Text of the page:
Amazon’s Kindle devices can also be bought at much less expensive price points but aren’t as well suited to education as the iPad. The iPad’s versatility and selection of apps are two advantages for K-12 students. The bigger advantage is the iPad’s manageability, which is a must-have in the K-12 market.

The Kindle iPad app does make Kindle textbooks an option beyond Apple’s e-textbooks, which brings up the issue of standardization. Any school or district is going to want to create a single source ecosystem to streamline purchases, deployments, classroom use, and troubleshooting. That means one e-textbook platform be it Apple’s, Amazon’s, or printed textbooks.

It also means picking a single device platform that schools can buy with a level of trust about future software updates, new models, and easy device replacement if needed. The platform most also be secure and manageable. This gives Apple a big leg up over the Kindle as well as Android tablets because it produces everything in the chain – hardware, OS, app purchase and distribution, and updates. Apple is also a proven name in the education space that schools are most schools feel they can trust.

What decisions will schools make for the next budget cycle and summer IT projects? Most likely, many will choose iPads if they choose a tablet or e-reader strategy. Most probably won’t jump into Apple’s e-textbook system for the 2012 – 2013 schoolyear, however. The system is almost certainly too new and too unproven for more the test or pilot program. As to how will win in an e-textbook battle between Apple and Amazon? Stay tuned.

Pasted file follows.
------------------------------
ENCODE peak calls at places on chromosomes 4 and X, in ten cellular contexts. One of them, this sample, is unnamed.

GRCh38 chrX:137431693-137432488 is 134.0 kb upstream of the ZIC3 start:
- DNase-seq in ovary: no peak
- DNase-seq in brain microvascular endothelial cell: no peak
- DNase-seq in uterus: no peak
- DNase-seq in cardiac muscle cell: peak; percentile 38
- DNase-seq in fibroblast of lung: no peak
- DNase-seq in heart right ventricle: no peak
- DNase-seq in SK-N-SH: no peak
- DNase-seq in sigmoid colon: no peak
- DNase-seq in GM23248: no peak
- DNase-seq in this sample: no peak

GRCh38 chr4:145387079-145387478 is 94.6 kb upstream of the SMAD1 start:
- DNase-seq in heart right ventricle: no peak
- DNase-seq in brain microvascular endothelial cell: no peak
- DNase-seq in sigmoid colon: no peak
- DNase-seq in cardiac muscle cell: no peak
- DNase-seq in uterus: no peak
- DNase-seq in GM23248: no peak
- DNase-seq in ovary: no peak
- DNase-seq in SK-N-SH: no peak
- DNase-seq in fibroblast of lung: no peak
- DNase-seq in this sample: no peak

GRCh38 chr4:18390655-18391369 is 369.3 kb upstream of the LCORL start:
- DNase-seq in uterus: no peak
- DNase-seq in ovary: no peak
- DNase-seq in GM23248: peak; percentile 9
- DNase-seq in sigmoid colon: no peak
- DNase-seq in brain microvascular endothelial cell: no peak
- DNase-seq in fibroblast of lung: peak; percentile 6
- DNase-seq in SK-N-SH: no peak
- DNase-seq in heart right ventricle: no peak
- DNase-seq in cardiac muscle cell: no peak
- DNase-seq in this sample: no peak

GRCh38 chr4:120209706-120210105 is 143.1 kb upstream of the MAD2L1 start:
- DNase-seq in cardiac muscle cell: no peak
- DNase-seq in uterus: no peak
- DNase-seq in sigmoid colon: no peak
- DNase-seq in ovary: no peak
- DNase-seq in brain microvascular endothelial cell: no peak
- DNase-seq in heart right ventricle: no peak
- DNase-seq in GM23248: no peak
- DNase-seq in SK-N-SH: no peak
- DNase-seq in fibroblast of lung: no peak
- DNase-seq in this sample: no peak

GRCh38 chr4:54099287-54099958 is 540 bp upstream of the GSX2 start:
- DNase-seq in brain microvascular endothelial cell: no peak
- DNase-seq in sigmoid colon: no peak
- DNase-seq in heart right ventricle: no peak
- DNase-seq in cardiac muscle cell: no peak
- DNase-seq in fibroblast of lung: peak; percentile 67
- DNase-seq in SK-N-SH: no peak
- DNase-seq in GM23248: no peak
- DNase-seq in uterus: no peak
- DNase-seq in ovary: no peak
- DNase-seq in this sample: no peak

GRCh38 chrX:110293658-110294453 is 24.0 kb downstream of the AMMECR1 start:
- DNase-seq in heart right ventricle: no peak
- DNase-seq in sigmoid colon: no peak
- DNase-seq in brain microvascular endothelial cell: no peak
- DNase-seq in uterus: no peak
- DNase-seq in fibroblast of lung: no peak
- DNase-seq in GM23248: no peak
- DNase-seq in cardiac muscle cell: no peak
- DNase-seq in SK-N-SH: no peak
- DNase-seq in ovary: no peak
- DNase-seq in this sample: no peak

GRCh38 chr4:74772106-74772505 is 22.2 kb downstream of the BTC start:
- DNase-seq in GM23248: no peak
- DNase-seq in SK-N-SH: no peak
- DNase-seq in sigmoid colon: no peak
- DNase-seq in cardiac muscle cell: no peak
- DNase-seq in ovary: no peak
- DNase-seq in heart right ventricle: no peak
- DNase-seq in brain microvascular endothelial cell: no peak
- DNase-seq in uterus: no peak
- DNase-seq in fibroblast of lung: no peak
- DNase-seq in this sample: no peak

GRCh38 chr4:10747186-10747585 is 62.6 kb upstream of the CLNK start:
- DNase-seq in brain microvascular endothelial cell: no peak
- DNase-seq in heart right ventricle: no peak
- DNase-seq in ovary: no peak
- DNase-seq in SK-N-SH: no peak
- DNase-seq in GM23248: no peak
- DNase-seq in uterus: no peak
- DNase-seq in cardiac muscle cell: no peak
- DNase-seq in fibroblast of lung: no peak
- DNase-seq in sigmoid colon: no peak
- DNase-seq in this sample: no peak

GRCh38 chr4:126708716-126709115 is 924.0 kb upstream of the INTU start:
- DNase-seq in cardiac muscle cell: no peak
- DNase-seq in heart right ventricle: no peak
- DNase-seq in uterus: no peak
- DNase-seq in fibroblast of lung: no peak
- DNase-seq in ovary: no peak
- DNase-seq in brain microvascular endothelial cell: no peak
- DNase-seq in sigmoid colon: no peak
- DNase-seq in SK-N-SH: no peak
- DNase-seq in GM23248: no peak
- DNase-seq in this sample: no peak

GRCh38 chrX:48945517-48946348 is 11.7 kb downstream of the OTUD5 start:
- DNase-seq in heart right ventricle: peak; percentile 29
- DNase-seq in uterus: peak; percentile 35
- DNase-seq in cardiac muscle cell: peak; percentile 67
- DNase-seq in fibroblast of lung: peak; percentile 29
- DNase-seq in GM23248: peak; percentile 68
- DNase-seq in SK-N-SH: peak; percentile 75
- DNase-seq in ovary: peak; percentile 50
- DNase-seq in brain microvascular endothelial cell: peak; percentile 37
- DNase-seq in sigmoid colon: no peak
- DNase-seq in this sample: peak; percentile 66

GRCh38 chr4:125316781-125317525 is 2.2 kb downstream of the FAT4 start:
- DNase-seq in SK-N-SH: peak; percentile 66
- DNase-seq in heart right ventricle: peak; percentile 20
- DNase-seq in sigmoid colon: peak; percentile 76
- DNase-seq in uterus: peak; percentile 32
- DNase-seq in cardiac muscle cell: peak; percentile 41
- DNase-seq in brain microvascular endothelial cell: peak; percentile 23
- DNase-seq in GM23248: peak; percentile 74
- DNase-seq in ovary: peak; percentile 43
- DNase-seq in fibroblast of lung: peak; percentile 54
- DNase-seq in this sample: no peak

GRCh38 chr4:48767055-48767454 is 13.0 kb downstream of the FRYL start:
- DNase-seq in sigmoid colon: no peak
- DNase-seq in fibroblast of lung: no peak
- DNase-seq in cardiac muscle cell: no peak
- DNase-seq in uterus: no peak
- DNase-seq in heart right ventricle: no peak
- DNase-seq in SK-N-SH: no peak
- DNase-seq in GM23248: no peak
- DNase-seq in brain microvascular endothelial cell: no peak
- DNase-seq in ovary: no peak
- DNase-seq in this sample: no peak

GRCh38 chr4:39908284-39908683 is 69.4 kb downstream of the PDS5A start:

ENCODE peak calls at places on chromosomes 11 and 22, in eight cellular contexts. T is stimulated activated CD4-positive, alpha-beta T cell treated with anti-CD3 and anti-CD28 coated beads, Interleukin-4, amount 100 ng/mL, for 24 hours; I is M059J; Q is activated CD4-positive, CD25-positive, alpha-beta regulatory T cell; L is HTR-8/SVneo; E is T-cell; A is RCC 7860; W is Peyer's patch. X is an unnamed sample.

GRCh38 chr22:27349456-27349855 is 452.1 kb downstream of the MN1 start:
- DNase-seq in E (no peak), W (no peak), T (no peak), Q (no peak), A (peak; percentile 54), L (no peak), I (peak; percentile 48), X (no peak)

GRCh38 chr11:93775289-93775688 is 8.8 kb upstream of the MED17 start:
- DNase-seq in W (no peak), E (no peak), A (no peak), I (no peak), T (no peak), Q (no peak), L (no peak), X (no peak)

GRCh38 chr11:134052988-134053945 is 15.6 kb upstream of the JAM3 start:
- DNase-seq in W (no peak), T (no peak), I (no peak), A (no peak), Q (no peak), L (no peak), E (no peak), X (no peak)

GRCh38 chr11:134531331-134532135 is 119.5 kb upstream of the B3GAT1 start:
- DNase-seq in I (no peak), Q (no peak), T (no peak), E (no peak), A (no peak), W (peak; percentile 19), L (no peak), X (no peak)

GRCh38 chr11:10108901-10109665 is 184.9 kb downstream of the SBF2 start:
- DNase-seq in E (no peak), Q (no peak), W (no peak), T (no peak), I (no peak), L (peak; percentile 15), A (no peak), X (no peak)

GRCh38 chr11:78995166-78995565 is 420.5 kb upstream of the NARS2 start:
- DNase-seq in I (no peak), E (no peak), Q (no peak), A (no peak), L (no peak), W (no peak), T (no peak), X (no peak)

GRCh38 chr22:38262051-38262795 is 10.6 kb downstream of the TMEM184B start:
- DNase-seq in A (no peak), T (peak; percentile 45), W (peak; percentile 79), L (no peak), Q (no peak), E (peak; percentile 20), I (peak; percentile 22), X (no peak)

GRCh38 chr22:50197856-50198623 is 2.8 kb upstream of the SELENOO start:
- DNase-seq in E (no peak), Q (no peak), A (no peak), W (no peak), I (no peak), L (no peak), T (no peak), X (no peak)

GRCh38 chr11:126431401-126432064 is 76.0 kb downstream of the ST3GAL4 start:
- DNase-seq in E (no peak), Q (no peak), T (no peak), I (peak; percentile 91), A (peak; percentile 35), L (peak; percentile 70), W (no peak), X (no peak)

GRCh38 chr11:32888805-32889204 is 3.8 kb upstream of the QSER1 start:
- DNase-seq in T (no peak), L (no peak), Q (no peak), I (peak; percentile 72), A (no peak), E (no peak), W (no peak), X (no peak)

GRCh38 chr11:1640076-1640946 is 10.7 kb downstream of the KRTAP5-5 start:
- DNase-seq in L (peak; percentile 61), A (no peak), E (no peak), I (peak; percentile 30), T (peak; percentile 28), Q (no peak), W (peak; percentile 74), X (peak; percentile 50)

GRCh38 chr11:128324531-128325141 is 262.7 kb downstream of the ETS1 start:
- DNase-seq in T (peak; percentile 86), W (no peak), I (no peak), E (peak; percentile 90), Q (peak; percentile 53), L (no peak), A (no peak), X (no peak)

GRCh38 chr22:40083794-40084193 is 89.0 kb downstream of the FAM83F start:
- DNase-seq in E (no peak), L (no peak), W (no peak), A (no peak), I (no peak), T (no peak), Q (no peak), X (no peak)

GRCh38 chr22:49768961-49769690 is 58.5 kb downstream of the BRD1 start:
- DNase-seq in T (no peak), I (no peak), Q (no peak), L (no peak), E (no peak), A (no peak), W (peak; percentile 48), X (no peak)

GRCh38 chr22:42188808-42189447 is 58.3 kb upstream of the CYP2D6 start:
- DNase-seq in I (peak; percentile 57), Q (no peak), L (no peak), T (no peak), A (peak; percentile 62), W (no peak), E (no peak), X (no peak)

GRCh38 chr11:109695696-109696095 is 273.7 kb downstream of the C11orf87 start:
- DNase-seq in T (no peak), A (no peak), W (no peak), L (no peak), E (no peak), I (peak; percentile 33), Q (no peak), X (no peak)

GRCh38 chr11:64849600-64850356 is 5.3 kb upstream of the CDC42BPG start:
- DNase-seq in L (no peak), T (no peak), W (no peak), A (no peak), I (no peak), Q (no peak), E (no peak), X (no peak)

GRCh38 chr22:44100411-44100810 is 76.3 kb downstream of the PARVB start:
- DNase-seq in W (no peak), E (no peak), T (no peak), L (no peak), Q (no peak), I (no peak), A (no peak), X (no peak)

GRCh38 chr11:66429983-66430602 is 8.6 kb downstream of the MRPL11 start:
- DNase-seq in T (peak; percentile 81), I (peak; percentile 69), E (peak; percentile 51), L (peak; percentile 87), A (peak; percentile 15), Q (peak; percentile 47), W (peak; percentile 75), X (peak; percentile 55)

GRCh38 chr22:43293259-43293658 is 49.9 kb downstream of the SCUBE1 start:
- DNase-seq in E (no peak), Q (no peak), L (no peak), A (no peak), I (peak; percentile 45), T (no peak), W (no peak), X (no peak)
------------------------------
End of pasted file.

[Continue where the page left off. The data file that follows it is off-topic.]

• Walter Deleon

    I can’t wait to see what apple does with it’s platforms in its current venture into education. Steve jobs always wanted to bundle textbooks with the iPad. Hopefully, an iBooks viewer will be bundled into iTunes and apple will introduce independently made iBooks into the textbook category. I would love for my Soon-to-be released astronomy textbook to become part of that.

About the author

Ryan FaasRyan Faas is a technology journalist and consultant living in upstate New York who has written extensively about Apple, business and enterprise IT, and the mobile industry. In addition to writing for Cult of Mac, he is a contributor to Computerworld, InformIT, and Peachpit Press. In a previous existence he was a healthcare IT director as well as a systems and network administrator. Follow Ryan on Twitter and Google +